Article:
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Lisa Williamson won the Waterstones Children’s Book Prize in 2016 with her debut novel, The Art of Being Normal which won the Waterstones Children’s Book Prize for Older Fiction 2016, and was shortlisted for the YA Book Prize and Branford Boase Award and was the bestselling YA hardback debut of 2015. Lisa was born and grew up in Nottingham. She studied drama at Middlesex University and since graduating has worked as an actor on stage and TV. Between acting jobs Lisa temped in offices across London, typing stories when no one was looking, one of which eventually became The Art of Being Normal. Lisa lives in east London.
Author photo © Dale Wightman
This is a sensitive, often funny and thoroughly engaging story of teenagers coming to terms with who they are. It’s easy to think in these liberal times that anything goes, but teens will be quick to point out that growing up is as difficult as it’s ever been. It’s particularly hard for David, one of the two central characters in this assured debut. David has known since the age of eight that he wants to be a girl. Teased as a freak at school, he feels he can’t even tell his family. New boy Leo seems to have problems too and when the two become friends they discover they have more in common than they ever thought. This ultra-readable, highly entertaining story could also provide readers with some much needed reassurance that normal is as normal does.
In Mia Campbell-Richardson, Lisa Williamson has created one of the stroppiest, most self-absorbed heroines ever to grace the pages of a novel. The middle of three daughters, Mia has convinced herself that she is unloved and overlooked by her parents in favour of her awe-inspiringly successful sisters. Indeed, when Grace, Cambridge-bound big sister returns home from her gap year pregnant – to the shock of all – Mia responds by laughing; it’s hardly surprising the atmosphere at home is tense. No matter how badly she behaves however, readers will remain on Mia’s side, such is the skill and sensitivity of Williamson’s portrait of a girl who for all her outward confidence is as nervous and insecure on the inside as the rest of us. As the story unfolds Mia has to acknowledge her anxieties, and that helps her renew relationships with her family. Sharply observed, painfully honest in its depictions of young teens, this is another impressive novel from one of the most exciting young authors around. Recommended for readers who enjoy the trials and tribulations of Mia are Trouble by Non Pratt and The Baby by Lisa Drakeford.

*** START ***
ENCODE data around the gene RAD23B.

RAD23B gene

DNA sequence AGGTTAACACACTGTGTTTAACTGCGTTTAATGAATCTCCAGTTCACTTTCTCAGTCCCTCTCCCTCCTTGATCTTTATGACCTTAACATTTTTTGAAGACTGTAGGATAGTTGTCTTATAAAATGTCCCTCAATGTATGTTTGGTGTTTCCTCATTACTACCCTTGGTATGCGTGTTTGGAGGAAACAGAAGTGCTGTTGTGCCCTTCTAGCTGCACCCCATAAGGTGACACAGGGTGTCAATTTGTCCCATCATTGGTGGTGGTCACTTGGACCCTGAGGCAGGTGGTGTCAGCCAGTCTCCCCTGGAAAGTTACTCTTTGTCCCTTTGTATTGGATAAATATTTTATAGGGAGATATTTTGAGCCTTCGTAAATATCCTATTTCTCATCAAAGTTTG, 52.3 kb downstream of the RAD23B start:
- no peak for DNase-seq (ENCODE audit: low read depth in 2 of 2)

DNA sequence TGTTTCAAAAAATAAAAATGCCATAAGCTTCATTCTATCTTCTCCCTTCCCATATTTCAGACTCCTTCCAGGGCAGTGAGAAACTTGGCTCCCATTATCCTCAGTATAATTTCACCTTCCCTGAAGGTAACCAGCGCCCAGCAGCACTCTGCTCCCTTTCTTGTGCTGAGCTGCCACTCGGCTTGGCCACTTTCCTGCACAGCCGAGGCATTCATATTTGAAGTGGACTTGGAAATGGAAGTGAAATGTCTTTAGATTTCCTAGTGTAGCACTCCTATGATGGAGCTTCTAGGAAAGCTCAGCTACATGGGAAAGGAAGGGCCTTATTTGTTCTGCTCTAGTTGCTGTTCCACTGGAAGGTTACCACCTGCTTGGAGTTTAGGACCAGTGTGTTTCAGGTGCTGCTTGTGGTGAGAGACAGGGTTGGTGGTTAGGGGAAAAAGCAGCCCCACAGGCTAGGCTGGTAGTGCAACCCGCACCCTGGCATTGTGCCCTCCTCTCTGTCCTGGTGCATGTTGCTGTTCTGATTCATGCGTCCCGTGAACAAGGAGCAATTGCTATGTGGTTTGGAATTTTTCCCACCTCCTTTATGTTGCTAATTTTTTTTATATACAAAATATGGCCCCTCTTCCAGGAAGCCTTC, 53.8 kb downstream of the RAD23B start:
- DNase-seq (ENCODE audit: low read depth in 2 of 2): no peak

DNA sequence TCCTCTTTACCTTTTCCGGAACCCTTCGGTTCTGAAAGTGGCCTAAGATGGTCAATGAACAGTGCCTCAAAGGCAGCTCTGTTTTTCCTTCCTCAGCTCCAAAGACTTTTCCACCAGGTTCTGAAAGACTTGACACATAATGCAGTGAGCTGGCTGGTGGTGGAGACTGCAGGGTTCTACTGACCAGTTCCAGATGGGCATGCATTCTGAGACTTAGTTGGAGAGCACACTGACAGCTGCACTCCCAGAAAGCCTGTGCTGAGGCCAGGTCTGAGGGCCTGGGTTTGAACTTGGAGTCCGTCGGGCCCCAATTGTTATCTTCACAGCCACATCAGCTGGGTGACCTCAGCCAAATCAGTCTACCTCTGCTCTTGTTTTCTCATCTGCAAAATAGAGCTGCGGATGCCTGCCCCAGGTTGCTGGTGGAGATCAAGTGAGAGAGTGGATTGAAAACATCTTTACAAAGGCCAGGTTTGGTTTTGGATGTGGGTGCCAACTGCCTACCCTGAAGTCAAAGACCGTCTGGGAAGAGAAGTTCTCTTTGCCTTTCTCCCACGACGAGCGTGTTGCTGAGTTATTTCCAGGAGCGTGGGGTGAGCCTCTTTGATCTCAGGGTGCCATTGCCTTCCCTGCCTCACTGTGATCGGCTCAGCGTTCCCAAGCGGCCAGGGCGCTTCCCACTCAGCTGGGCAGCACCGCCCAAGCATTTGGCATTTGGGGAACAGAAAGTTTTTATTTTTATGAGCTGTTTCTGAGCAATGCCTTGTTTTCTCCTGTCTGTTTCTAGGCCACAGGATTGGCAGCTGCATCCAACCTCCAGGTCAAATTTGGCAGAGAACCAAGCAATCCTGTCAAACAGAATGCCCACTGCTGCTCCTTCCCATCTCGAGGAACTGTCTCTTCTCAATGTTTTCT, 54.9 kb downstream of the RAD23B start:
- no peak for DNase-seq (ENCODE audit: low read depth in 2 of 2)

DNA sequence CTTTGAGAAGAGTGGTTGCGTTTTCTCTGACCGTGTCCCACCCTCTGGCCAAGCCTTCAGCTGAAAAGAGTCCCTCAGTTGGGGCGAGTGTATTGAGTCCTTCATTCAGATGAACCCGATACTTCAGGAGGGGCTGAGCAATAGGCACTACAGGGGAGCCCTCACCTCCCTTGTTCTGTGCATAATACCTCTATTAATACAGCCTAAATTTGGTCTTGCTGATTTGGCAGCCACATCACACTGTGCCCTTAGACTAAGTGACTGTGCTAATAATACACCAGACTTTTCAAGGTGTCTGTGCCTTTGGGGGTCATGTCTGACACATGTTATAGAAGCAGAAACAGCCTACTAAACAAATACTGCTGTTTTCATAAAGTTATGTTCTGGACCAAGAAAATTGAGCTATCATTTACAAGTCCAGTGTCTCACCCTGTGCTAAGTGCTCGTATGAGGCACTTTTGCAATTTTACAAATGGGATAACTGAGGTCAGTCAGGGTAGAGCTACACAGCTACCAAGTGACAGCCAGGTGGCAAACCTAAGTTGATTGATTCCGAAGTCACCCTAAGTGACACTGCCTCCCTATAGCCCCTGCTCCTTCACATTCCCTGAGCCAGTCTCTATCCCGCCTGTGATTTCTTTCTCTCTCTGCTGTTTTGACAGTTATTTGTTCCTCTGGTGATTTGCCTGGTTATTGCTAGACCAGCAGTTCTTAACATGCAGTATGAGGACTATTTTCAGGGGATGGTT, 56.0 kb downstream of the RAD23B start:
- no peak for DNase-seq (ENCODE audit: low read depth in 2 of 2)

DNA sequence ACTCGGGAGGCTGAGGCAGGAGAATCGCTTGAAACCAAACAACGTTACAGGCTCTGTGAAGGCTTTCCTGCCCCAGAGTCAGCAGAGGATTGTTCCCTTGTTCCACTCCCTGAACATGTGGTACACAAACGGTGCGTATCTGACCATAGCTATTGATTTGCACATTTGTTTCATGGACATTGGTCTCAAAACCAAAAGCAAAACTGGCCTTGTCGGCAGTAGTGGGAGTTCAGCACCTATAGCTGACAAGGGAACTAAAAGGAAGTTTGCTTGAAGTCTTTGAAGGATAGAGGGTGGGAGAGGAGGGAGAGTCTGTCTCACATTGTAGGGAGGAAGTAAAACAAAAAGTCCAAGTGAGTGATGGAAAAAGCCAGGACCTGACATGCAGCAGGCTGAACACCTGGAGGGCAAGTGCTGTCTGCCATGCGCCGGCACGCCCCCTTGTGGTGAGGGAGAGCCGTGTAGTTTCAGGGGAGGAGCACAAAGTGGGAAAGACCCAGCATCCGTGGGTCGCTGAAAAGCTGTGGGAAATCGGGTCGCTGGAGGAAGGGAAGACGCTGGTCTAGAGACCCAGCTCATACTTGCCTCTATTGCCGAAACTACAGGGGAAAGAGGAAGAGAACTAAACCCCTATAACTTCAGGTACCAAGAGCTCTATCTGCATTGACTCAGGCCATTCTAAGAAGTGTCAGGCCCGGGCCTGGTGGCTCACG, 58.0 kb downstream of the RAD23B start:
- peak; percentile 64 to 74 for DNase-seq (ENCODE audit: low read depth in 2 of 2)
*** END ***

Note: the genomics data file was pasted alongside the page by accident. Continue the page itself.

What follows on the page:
Endearingly authentic, Ro Snow is a character who stirs tenderness, empathy and much urging to survive and thrive. As a result of mum Bonnie’s extreme hoarding habit (every room of their house is a mountain of paper and pointless Amazon purchases), Ro has isolated herself, fearing that if anyone saw the squalor she and Bonnie live in, Social Services would intervene. Ro’s self-centered, insensitive dad has a new family and is no use whatsoever, which means she and Bonnie have reversed roles, with Ro keeping an eye on their bank balance while Bonnie shops and watches TV by day and earns a living as a singer by night. As this role reversal takes its toll on Ro, a fairy godmother materialises in the form of irrepressibly energetic Tanvi, who’s recently returned to school after being treated for cancer. There’s a truly uplifting, tear-jerking moment when Ro experiences the pure joy of people really believing in her, but Bonnie’s road to recovery won’t be a smooth ride. Highly readable, realistic and wholesomely heartfelt, this confirms Lisa Williamson as a YA author of remarkable empathy. Read about the story behind Paper Avalanche in our author Q&A.
There are three sides to every story... It's GCSE results day. Frankie's best friend, Jojo, is missing. A baby has been stolen. And more than one person has been lying. Frankie's determined to find out the truth and her ex-boyfriend Ram is the only person who can help her. But they're both in for a shock... EVERYTHING is about to change. A love letter to best-friendship, first loves and unexpected surprises. A powerful reminder that every day has the potential to be the first day of the rest of your life.